In a brief statement released an hour later, Trinity said “it appears nothing has changed.”
“Our court filings today made clear that Mr. Melnyk and CSMI have been demanding a free arena courtesy of local taxpayers and Trinity,” the statement said. “Mr. Melnyk’s letter does little more than confirm that fact.”
Watson has said municipal tax dollars won’t be used to fund the hockey arena.
In addition to the $1 billion in damages, Trinity’s countersuit is seeking another $44 million from CSMI related to payments made on CSMI’s behalf and in funds spent by Trinity on the LeBreton Flats project so far.
900 Albert ‘complementary’ to LeBreton, Trinity argues
Once built, Trinity’s 900 Albert development will be a massive retail, residential and office complex consisting of three skyscrapers, the biggest of which will be 65 storeys and Ottawa’s tallest highrise. Ottawa city council approved the controversial development in July.
Melnyk’s lawsuit alleged Trinity pursued 900 Albert “in a manner that put the development of 900 Albert in direct competition” with LeBreton and then made changes to the development that would “destroy the viability” of LeBreton.
The lawsuit also claimed an independent study on the two projects commissioned by CSMI found that the Ottawa market couldn’t support both of them.
None of this is true, Trinity alleges in its statement of defence.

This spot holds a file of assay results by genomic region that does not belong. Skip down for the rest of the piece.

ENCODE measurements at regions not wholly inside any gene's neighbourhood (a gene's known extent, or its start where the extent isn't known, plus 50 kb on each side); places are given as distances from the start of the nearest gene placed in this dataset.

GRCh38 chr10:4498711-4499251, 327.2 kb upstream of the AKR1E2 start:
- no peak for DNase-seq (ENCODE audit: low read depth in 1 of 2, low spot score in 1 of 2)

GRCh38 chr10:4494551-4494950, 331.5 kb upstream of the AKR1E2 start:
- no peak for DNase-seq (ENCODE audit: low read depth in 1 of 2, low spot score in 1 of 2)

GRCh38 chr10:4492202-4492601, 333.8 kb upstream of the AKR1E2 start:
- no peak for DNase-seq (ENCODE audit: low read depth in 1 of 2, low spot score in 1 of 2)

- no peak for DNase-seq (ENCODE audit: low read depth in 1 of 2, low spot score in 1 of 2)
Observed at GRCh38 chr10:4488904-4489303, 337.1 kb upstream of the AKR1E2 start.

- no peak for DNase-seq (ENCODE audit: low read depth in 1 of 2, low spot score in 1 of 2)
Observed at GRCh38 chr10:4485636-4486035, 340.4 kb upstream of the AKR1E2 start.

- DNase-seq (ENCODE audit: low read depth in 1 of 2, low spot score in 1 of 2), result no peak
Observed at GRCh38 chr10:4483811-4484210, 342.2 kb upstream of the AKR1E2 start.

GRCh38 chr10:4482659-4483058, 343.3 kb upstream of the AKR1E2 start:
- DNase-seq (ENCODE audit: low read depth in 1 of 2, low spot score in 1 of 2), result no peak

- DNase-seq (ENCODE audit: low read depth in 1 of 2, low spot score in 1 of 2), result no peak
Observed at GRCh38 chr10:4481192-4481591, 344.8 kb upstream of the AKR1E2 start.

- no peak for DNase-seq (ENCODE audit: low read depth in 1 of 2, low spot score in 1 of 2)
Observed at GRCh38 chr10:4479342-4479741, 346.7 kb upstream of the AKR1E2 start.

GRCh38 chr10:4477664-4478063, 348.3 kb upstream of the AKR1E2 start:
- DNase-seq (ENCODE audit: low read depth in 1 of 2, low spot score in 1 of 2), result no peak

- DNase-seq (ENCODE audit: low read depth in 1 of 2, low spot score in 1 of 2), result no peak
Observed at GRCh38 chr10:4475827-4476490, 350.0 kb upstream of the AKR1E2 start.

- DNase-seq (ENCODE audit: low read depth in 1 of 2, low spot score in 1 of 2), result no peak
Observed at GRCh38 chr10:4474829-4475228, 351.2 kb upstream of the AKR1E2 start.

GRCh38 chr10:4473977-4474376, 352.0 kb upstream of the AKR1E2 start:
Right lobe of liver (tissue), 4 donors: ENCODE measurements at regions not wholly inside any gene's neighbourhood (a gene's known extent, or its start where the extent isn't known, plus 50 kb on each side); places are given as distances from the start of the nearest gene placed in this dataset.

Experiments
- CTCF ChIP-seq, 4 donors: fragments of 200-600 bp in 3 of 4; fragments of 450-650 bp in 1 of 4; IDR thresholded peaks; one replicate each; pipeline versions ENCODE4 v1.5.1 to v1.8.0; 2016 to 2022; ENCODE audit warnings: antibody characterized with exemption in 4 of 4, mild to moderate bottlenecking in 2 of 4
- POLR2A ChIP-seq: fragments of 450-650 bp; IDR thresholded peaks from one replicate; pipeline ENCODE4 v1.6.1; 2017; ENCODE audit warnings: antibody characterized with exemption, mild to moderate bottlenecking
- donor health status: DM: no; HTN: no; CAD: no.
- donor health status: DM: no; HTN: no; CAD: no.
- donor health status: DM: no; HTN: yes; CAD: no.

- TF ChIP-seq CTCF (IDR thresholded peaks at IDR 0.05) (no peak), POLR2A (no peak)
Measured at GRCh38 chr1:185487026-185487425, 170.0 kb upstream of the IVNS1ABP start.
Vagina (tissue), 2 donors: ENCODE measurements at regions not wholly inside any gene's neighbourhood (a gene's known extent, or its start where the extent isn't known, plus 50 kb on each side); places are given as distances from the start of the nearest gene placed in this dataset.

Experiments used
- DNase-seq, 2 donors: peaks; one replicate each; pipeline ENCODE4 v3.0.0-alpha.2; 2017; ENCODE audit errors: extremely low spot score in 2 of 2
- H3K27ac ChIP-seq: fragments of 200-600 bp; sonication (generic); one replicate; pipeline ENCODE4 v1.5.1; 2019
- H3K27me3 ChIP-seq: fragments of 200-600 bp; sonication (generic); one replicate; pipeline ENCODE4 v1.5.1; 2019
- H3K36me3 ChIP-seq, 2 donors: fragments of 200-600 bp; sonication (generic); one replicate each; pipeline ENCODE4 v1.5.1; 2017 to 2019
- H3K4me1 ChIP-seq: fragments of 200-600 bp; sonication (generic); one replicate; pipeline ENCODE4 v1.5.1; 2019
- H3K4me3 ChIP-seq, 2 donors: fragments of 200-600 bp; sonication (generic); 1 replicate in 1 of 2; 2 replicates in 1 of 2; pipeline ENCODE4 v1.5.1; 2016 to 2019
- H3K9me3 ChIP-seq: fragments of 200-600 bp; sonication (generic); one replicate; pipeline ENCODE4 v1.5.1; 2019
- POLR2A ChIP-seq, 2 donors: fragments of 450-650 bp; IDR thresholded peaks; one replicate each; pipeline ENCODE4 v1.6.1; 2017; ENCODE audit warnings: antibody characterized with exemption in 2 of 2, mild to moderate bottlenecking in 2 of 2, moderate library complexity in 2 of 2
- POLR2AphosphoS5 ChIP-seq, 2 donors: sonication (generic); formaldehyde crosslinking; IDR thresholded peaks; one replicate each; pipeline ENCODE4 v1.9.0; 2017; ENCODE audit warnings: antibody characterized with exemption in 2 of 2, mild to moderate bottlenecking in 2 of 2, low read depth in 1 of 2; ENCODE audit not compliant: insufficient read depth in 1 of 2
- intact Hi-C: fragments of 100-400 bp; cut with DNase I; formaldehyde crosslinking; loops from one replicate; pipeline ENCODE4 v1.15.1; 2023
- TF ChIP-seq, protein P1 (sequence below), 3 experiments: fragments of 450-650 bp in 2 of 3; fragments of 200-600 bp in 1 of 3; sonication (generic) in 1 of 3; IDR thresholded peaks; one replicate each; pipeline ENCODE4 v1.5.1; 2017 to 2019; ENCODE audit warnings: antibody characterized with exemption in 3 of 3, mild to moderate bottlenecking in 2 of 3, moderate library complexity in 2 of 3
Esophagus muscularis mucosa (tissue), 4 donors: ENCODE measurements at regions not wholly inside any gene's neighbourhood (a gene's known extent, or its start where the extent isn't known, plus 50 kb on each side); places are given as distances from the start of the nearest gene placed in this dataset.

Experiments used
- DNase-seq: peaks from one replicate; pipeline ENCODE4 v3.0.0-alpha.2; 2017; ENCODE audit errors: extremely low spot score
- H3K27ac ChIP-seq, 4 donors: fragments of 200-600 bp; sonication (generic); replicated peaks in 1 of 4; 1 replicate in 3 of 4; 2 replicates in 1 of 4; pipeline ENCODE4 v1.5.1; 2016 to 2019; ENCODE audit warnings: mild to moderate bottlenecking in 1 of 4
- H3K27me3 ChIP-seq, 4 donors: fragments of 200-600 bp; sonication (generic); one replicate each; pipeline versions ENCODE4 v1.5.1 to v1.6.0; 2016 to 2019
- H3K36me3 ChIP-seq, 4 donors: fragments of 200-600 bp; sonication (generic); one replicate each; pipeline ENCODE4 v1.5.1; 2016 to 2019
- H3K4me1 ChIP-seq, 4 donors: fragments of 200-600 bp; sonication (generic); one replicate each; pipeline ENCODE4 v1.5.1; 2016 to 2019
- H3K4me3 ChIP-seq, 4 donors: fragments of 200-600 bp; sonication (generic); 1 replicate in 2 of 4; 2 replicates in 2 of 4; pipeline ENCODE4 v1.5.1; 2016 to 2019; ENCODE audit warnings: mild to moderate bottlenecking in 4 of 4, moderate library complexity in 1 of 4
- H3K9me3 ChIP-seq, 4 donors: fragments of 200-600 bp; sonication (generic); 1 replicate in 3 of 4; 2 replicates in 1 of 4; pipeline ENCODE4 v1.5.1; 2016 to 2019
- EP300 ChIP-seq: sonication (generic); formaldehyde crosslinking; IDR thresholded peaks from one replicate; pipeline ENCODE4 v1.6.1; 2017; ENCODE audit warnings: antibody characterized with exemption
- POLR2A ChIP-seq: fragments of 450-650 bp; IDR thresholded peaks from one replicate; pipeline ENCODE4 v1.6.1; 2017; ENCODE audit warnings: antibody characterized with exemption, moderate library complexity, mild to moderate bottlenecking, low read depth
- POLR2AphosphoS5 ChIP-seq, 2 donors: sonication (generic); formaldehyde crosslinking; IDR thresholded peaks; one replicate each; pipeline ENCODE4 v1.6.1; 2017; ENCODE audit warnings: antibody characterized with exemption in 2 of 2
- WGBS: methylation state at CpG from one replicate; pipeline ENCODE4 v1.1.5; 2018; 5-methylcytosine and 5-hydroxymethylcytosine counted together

“900 Albert neither was nor is in conflict with LeBreton. Rather, it is complementary,” the statement of defence argues. “Ottawa’s real estate market can and will absorb both projects within a reasonable time.”
Trinity claims CSMI knew about 900 Albert “from the outset” and that the three-tower complex was an “express part” of the letter outlining the terms under which RendezVous LeBreton would move forward, which both parties signed.
“CSMI even contracted to support it ‘without limitation,'” Trinity alleged in its statement. “It then signed the term sheet, waiving or being estopped from raising any objection.”
‘You can’t have 30 years of squabbling’
Days after Melnyk filed his suit, Watson told reporters he thinks it’s “highly unlikely” the Melnyk-Ruddy partnership could move forward with one party suing the other — an opinion he reiterated during a year-end interview with Global News on Monday.
“I’d be very surprised if it goes forward because you can’t have one partner suing another and this is very much a 30-year arrangement … you can’t have 30 years of squabbling,” said Watson, a non-voting member on the NCC’s board. “You have to either start the process over or see what you can do with the remnants of the existing partnership and move forward.
“I think if the partnership, (if) we determine that it’s not salvageable, I think we have to start over in fairness. I’m not sure if you can pick just one side or the other and move forward because if you do that, you’re going to be sued by one or the other sides. It’s not part of the partnership.”
On his part, Ruddy said he remains committed to moving the LeBreton Flats project forward in a statement released earlier on Tuesday.
“I have been actively involved in the redevelopment of the LeBreton Flats since 2014 because I know how important this redevelopment is to local residents and Canadians,” Ruddy wrote.
“The vision we’ve brought forward is the right one. I will work with the NCC, the City of Ottawa, and the community at large to advance solutions that will make this project a reality, and avoid losing these important lands for another generation.”
– With files from Christopher Whan